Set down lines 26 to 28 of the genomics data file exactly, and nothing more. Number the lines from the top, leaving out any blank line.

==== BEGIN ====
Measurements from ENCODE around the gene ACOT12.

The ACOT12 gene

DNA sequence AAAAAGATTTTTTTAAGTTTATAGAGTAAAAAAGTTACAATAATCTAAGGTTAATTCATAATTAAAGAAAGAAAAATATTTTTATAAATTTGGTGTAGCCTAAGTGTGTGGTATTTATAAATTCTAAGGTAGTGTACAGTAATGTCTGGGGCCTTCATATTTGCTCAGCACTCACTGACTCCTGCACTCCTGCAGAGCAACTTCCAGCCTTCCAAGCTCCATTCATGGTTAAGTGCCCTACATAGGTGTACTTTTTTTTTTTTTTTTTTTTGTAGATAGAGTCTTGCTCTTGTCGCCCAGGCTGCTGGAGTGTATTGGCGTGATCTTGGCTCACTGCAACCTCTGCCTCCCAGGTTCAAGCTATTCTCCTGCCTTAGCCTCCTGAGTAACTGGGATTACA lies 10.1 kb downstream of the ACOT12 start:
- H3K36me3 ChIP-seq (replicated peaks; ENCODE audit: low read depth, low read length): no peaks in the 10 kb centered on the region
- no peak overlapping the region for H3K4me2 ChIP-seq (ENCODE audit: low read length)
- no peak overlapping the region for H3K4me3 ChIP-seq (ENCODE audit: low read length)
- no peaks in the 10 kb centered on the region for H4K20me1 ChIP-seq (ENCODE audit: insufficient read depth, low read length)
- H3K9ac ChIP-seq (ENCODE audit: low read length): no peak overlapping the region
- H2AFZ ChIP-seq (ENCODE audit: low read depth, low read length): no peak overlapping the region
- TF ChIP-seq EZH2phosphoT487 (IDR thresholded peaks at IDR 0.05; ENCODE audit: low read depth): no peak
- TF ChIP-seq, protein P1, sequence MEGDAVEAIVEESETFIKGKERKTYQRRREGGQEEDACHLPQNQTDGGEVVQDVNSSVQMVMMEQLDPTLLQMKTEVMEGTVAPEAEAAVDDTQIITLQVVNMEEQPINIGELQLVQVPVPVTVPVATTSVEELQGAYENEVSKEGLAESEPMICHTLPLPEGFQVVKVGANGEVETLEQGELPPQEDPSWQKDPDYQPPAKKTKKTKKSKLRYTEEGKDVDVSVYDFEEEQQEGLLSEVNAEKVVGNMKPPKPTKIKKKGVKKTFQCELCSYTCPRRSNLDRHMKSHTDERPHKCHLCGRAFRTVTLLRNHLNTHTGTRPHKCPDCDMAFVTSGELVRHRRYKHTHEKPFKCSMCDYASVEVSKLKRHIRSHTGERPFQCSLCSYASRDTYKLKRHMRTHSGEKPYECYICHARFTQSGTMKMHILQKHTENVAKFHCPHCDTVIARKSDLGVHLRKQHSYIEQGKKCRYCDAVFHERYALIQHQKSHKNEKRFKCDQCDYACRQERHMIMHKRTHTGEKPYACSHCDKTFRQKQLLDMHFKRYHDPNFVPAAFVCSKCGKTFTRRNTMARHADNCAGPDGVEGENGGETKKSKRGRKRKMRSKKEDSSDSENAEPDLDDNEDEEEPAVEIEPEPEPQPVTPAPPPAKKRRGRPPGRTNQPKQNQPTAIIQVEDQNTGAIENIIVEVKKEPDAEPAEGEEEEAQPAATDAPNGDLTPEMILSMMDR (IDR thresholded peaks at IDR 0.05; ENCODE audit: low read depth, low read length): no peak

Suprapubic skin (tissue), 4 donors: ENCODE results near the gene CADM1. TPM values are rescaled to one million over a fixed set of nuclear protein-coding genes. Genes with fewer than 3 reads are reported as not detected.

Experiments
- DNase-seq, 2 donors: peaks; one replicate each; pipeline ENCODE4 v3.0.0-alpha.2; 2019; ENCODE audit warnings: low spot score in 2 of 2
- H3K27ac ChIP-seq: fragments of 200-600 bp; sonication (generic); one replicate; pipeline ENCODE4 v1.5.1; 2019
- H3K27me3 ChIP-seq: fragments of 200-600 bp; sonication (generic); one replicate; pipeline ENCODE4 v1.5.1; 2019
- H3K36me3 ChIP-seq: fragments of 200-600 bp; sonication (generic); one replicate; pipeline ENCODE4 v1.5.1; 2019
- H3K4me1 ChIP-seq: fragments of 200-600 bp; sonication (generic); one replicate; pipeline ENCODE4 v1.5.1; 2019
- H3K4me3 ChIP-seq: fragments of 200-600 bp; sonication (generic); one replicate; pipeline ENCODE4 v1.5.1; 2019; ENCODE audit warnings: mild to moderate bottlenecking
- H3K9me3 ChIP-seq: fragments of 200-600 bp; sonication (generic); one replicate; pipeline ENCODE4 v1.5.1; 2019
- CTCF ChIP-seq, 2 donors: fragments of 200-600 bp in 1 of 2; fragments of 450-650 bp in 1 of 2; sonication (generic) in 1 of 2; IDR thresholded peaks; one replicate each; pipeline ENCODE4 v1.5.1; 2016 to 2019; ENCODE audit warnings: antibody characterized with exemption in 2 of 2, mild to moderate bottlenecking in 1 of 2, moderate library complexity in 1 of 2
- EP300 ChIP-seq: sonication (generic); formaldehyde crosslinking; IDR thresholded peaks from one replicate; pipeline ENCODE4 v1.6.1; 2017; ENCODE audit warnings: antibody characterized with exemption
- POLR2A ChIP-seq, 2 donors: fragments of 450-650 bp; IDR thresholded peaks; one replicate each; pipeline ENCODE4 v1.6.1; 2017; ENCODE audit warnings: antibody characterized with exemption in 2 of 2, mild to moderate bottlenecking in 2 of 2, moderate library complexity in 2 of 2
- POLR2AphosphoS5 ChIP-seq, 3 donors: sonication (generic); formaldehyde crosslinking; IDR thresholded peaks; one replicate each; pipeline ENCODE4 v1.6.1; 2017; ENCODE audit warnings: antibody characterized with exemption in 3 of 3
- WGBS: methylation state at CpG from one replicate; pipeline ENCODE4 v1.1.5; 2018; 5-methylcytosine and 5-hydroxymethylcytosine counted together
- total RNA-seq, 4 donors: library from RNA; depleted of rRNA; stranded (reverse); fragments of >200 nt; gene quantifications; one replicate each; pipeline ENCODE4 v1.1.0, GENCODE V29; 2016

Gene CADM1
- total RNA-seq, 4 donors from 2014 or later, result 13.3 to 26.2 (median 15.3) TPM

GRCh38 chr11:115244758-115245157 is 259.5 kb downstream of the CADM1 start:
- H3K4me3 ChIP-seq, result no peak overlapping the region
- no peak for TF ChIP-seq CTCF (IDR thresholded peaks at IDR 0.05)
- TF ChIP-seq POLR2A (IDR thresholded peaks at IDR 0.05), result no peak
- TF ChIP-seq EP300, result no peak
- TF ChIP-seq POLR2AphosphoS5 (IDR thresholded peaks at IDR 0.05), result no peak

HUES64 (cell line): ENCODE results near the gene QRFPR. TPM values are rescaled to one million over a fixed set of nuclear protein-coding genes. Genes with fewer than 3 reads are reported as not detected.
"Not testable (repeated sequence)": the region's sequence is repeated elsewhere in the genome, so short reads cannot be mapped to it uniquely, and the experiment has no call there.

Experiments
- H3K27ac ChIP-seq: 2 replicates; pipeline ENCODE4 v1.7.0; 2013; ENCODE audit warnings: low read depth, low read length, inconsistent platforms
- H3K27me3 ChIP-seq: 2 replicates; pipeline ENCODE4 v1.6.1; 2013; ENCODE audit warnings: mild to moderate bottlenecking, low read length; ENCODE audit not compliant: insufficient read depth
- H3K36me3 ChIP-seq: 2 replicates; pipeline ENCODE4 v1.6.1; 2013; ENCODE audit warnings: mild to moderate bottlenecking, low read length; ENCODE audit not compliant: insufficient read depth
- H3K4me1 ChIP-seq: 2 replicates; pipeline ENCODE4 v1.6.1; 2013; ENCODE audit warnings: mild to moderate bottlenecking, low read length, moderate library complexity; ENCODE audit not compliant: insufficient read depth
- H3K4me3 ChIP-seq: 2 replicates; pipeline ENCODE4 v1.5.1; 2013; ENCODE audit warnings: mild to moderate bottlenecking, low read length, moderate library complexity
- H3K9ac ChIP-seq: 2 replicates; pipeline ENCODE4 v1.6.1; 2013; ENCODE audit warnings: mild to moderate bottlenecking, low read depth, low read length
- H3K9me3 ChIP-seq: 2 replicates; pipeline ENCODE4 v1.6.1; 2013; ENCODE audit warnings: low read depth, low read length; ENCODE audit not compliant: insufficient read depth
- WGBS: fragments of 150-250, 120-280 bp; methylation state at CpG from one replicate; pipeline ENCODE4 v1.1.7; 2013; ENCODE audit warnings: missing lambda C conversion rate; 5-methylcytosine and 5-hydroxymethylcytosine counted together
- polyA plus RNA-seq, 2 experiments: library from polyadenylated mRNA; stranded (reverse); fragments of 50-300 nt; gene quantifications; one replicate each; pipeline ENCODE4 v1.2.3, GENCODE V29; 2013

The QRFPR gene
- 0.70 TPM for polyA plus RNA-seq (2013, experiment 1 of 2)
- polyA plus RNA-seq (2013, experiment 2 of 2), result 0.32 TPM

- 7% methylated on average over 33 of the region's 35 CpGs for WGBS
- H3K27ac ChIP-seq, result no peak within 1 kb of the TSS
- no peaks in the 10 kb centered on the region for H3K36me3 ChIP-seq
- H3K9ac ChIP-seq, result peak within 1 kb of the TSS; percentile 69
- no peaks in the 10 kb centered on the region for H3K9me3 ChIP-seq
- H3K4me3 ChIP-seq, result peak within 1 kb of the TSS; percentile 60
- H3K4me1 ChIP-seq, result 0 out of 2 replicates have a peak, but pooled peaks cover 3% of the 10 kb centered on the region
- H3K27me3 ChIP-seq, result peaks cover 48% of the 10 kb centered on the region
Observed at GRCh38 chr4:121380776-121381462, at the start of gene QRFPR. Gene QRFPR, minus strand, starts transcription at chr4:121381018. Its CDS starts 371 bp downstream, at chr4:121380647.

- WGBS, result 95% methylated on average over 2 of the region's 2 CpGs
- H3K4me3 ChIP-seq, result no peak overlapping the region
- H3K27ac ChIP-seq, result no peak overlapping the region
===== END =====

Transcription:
- total RNA-seq, 4 donors: library from RNA; depleted of rRNA; stranded (reverse); fragments of >200 nt; gene quantifications; one replicate each; pipeline ENCODE4 v1.1.0, GENCODE V29; 2016

Gene CADM1
- total RNA-seq, 4 donors from 2014 or later, result 13.3 to 26.2 (median 15.3) TPM